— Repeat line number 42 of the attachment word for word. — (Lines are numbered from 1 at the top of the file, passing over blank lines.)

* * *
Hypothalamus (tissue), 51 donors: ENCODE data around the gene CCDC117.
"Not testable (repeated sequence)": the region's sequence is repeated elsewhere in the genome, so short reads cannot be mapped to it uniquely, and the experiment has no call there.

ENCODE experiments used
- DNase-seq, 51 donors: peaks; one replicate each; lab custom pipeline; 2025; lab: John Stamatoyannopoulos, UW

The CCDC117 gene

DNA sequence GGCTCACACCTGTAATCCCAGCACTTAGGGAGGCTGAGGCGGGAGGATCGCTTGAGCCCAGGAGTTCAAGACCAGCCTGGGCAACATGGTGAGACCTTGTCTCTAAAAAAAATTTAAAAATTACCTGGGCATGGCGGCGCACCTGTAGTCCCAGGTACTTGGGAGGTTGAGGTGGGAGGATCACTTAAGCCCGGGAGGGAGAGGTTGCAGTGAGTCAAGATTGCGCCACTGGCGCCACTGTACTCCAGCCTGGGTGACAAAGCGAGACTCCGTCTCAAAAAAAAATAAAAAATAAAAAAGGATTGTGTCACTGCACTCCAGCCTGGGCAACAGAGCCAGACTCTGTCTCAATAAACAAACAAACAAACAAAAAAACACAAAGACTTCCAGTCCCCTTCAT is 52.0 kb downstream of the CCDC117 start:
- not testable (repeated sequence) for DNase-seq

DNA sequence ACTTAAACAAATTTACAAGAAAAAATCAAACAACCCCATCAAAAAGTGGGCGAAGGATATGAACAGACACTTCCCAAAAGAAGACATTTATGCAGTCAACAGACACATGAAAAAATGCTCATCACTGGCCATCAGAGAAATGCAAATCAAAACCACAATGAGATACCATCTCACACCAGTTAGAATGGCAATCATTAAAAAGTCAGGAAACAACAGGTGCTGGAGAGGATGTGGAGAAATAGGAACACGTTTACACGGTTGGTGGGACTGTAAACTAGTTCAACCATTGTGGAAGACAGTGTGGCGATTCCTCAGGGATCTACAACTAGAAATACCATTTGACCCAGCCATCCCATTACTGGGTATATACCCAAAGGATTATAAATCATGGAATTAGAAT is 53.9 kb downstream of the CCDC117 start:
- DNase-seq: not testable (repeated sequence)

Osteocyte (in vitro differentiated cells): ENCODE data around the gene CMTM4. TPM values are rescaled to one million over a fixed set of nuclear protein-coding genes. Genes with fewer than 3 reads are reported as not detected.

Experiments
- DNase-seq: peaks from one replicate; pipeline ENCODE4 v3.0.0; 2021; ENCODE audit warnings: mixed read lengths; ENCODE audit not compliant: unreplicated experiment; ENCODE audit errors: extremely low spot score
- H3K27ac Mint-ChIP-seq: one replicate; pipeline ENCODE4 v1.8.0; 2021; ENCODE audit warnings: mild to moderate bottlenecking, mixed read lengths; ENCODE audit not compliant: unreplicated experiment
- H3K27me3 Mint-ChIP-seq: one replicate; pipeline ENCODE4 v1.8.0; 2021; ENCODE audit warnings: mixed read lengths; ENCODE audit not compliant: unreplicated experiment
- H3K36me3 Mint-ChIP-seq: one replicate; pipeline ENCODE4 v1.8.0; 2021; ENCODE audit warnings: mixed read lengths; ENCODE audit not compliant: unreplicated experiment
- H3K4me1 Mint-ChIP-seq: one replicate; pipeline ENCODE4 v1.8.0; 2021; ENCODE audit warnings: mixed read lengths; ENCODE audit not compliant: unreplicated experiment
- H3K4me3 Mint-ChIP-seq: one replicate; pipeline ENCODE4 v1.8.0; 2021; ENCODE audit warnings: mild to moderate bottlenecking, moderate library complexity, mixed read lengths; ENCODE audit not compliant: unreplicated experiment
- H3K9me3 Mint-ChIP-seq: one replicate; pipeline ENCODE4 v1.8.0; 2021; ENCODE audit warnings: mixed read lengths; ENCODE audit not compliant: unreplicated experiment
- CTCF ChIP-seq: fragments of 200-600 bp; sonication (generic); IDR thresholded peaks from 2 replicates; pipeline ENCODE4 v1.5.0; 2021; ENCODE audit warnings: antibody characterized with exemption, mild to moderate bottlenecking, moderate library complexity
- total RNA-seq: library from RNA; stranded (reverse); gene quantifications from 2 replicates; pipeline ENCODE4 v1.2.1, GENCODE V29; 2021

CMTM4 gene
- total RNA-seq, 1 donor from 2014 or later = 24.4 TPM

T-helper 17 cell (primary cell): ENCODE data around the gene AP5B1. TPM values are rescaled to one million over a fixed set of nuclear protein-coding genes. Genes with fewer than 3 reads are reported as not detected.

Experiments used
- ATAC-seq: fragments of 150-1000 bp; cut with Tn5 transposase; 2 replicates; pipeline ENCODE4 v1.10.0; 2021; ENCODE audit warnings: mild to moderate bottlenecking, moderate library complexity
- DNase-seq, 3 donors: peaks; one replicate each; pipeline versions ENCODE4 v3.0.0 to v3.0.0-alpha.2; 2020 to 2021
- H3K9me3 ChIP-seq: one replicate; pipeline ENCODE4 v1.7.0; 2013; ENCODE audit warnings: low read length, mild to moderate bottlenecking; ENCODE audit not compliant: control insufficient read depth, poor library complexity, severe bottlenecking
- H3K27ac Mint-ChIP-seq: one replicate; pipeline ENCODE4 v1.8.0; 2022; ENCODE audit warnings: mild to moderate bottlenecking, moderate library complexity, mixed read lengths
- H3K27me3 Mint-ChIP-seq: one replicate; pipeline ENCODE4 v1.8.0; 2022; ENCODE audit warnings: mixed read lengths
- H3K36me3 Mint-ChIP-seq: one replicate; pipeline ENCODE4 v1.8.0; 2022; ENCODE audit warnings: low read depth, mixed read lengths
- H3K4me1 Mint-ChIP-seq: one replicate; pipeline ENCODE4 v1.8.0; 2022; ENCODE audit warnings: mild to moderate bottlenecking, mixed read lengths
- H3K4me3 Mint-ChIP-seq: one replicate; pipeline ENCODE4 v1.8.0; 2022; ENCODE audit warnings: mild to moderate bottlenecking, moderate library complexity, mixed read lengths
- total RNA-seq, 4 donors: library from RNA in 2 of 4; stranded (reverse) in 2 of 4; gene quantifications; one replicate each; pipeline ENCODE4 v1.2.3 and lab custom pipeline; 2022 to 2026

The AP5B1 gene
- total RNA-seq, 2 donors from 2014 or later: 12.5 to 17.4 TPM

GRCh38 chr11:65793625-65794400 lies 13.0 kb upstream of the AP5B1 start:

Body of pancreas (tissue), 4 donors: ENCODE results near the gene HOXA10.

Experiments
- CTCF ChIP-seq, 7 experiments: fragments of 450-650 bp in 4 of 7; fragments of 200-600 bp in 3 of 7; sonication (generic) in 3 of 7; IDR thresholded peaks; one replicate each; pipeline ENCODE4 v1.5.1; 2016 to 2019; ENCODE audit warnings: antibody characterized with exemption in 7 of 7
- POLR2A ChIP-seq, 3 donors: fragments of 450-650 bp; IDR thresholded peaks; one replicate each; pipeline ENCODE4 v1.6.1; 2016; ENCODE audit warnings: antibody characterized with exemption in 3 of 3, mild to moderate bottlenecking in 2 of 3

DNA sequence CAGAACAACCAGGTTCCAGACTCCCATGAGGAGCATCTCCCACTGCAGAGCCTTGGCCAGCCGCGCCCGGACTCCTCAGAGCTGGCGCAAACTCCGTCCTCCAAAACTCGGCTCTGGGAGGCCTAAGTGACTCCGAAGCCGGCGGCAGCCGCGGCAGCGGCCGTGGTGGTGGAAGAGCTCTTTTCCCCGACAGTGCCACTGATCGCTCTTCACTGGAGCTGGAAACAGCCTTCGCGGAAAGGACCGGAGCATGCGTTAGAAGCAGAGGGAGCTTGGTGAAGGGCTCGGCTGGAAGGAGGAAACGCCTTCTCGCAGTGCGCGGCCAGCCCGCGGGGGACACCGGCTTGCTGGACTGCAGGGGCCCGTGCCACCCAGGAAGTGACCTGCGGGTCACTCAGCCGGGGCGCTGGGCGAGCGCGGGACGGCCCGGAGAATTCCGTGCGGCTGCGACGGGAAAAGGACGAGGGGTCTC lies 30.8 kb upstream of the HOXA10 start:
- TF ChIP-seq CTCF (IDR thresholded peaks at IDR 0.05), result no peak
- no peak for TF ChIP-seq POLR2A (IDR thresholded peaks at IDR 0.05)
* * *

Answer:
- TF ChIP-seq CTCF (IDR thresholded peaks at IDR 0.05), result no peak